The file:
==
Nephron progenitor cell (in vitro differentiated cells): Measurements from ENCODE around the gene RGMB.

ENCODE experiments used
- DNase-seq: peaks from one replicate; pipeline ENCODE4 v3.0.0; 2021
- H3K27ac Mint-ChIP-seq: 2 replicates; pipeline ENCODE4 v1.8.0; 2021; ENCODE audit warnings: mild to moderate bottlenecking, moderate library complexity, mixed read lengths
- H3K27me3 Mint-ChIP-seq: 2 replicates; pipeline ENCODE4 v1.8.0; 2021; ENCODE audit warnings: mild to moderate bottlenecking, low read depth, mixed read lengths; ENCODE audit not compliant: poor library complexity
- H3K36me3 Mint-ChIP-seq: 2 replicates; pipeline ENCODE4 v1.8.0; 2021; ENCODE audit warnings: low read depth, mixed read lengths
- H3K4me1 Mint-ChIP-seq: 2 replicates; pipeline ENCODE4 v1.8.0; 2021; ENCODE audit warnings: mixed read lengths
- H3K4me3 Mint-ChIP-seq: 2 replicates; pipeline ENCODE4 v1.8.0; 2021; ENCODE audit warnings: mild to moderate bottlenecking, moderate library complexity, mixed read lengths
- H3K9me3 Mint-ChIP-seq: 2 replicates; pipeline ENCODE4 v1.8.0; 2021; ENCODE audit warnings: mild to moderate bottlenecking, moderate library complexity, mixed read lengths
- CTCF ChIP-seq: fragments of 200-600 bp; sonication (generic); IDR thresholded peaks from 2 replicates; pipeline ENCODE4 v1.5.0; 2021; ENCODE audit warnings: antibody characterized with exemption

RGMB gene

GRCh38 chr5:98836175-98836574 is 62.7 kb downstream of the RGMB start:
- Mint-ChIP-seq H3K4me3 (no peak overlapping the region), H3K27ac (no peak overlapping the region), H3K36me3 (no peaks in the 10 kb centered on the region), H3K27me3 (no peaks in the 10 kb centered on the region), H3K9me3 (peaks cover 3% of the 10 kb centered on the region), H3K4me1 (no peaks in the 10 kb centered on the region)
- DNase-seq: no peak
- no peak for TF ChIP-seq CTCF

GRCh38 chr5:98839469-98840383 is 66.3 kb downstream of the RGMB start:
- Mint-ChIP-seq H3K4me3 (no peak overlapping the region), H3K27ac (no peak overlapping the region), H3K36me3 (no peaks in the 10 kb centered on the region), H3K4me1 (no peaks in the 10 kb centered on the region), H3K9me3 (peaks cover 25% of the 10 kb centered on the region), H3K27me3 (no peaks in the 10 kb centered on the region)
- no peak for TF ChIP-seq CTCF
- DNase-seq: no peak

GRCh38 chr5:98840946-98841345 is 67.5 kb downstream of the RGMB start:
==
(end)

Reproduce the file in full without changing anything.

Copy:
Nephron progenitor cell (in vitro differentiated cells): Measurements from ENCODE around the gene RGMB.

ENCODE experiments used
- DNase-seq: peaks from one replicate; pipeline ENCODE4 v3.0.0; 2021
- H3K27ac Mint-ChIP-seq: 2 replicates; pipeline ENCODE4 v1.8.0; 2021; ENCODE audit warnings: mild to moderate bottlenecking, moderate library complexity, mixed read lengths
- H3K27me3 Mint-ChIP-seq: 2 replicates; pipeline ENCODE4 v1.8.0; 2021; ENCODE audit warnings: mild to moderate bottlenecking, low read depth, mixed read lengths; ENCODE audit not compliant: poor library complexity
- H3K36me3 Mint-ChIP-seq: 2 replicates; pipeline ENCODE4 v1.8.0; 2021; ENCODE audit warnings: low read depth, mixed read lengths
- H3K4me1 Mint-ChIP-seq: 2 replicates; pipeline ENCODE4 v1.8.0; 2021; ENCODE audit warnings: mixed read lengths
- H3K4me3 Mint-ChIP-seq: 2 replicates; pipeline ENCODE4 v1.8.0; 2021; ENCODE audit warnings: mild to moderate bottlenecking, moderate library complexity, mixed read lengths
- H3K9me3 Mint-ChIP-seq: 2 replicates; pipeline ENCODE4 v1.8.0; 2021; ENCODE audit warnings: mild to moderate bottlenecking, moderate library complexity, mixed read lengths
- CTCF ChIP-seq: fragments of 200-600 bp; sonication (generic); IDR thresholded peaks from 2 replicates; pipeline ENCODE4 v1.5.0; 2021; ENCODE audit warnings: antibody characterized with exemption

RGMB gene

GRCh38 chr5:98836175-98836574 is 62.7 kb downstream of the RGMB start:
- Mint-ChIP-seq H3K4me3 (no peak overlapping the region), H3K27ac (no peak overlapping the region), H3K36me3 (no peaks in the 10 kb centered on the region), H3K27me3 (no peaks in the 10 kb centered on the region), H3K9me3 (peaks cover 3% of the 10 kb centered on the region), H3K4me1 (no peaks in the 10 kb centered on the region)
- DNase-seq: no peak
- no peak for TF ChIP-seq CTCF

GRCh38 chr5:98839469-98840383 is 66.3 kb downstream of the RGMB start:
- Mint-ChIP-seq H3K4me3 (no peak overlapping the region), H3K27ac (no peak overlapping the region), H3K36me3 (no peaks in the 10 kb centered on the region), H3K4me1 (no peaks in the 10 kb centered on the region), H3K9me3 (peaks cover 25% of the 10 kb centered on the region), H3K27me3 (no peaks in the 10 kb centered on the region)
- no peak for TF ChIP-seq CTCF
- DNase-seq: no peak

GRCh38 chr5:98840946-98841345 is 67.5 kb downstream of the RGMB start: